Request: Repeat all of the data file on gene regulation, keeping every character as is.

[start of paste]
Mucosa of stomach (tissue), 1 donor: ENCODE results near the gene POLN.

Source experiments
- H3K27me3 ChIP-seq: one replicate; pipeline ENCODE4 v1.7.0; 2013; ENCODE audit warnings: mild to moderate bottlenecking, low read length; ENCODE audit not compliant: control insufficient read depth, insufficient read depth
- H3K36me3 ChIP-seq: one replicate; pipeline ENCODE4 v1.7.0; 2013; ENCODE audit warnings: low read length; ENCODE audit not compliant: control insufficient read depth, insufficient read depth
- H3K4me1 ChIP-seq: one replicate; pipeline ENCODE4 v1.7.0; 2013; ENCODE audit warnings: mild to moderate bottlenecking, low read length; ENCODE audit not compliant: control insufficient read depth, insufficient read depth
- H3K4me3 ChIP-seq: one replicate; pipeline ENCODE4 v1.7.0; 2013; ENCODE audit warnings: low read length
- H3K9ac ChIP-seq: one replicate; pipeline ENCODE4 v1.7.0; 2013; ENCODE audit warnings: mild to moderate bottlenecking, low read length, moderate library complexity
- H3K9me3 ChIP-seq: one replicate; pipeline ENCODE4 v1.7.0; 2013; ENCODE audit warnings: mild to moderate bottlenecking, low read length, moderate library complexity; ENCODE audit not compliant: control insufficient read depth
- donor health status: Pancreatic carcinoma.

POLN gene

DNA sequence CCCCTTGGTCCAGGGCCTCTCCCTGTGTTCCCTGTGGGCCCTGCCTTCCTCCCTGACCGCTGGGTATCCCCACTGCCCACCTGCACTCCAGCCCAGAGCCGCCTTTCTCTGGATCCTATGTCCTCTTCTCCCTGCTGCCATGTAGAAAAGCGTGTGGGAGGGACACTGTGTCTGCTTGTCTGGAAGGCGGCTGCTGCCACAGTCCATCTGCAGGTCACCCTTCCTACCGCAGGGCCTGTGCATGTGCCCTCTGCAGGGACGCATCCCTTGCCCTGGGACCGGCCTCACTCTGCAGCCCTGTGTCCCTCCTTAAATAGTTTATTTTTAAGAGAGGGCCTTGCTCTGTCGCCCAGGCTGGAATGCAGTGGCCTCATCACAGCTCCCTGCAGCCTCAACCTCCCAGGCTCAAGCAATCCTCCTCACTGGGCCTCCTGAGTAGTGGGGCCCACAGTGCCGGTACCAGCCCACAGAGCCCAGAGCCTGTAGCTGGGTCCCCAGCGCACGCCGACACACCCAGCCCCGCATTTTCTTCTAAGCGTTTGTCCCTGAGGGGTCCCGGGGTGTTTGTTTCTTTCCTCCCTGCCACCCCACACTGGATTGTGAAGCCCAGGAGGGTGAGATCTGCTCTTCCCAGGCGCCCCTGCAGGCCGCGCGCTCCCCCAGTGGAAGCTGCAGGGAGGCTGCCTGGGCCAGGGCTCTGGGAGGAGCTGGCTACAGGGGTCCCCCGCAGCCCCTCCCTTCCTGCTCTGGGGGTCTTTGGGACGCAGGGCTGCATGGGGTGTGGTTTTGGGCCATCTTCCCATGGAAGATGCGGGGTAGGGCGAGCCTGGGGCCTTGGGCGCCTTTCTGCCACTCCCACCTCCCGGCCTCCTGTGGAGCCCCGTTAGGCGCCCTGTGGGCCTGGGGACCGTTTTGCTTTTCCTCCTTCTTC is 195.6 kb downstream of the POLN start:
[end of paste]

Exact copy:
Mucosa of stomach (tissue), 1 donor: ENCODE results near the gene POLN.

Source experiments
- H3K27me3 ChIP-seq: one replicate; pipeline ENCODE4 v1.7.0; 2013; ENCODE audit warnings: mild to moderate bottlenecking, low read length; ENCODE audit not compliant: control insufficient read depth, insufficient read depth
- H3K36me3 ChIP-seq: one replicate; pipeline ENCODE4 v1.7.0; 2013; ENCODE audit warnings: low read length; ENCODE audit not compliant: control insufficient read depth, insufficient read depth
- H3K4me1 ChIP-seq: one replicate; pipeline ENCODE4 v1.7.0; 2013; ENCODE audit warnings: mild to moderate bottlenecking, low read length; ENCODE audit not compliant: control insufficient read depth, insufficient read depth
- H3K4me3 ChIP-seq: one replicate; pipeline ENCODE4 v1.7.0; 2013; ENCODE audit warnings: low read length
- H3K9ac ChIP-seq: one replicate; pipeline ENCODE4 v1.7.0; 2013; ENCODE audit warnings: mild to moderate bottlenecking, low read length, moderate library complexity
- H3K9me3 ChIP-seq: one replicate; pipeline ENCODE4 v1.7.0; 2013; ENCODE audit warnings: mild to moderate bottlenecking, low read length, moderate library complexity; ENCODE audit not compliant: control insufficient read depth
- donor health status: Pancreatic carcinoma.

POLN gene

DNA sequence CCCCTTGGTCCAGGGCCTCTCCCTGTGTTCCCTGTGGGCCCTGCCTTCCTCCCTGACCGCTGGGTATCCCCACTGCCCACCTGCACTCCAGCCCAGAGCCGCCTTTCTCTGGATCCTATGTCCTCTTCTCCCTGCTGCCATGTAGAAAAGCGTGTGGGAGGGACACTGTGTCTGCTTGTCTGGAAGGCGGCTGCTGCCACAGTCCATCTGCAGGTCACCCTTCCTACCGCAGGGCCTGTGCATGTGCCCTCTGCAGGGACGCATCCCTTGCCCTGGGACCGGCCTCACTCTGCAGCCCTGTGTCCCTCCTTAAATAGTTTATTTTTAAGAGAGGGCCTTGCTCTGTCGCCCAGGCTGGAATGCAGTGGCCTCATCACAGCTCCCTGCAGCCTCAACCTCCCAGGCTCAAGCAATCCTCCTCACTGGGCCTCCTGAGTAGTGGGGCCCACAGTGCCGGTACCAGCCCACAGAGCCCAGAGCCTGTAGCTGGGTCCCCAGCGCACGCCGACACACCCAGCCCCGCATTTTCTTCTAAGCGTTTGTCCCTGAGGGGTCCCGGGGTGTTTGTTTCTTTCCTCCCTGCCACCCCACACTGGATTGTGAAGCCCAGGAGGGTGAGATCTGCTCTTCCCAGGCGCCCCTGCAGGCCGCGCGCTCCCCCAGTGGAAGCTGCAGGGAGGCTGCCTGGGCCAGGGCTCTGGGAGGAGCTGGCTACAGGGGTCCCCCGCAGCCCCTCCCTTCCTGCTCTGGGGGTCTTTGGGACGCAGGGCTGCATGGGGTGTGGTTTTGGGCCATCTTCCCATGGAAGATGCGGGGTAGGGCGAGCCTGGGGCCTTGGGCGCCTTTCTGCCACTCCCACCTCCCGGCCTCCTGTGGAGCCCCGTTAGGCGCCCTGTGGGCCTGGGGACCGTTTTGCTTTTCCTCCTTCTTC is 195.6 kb downstream of the POLN start: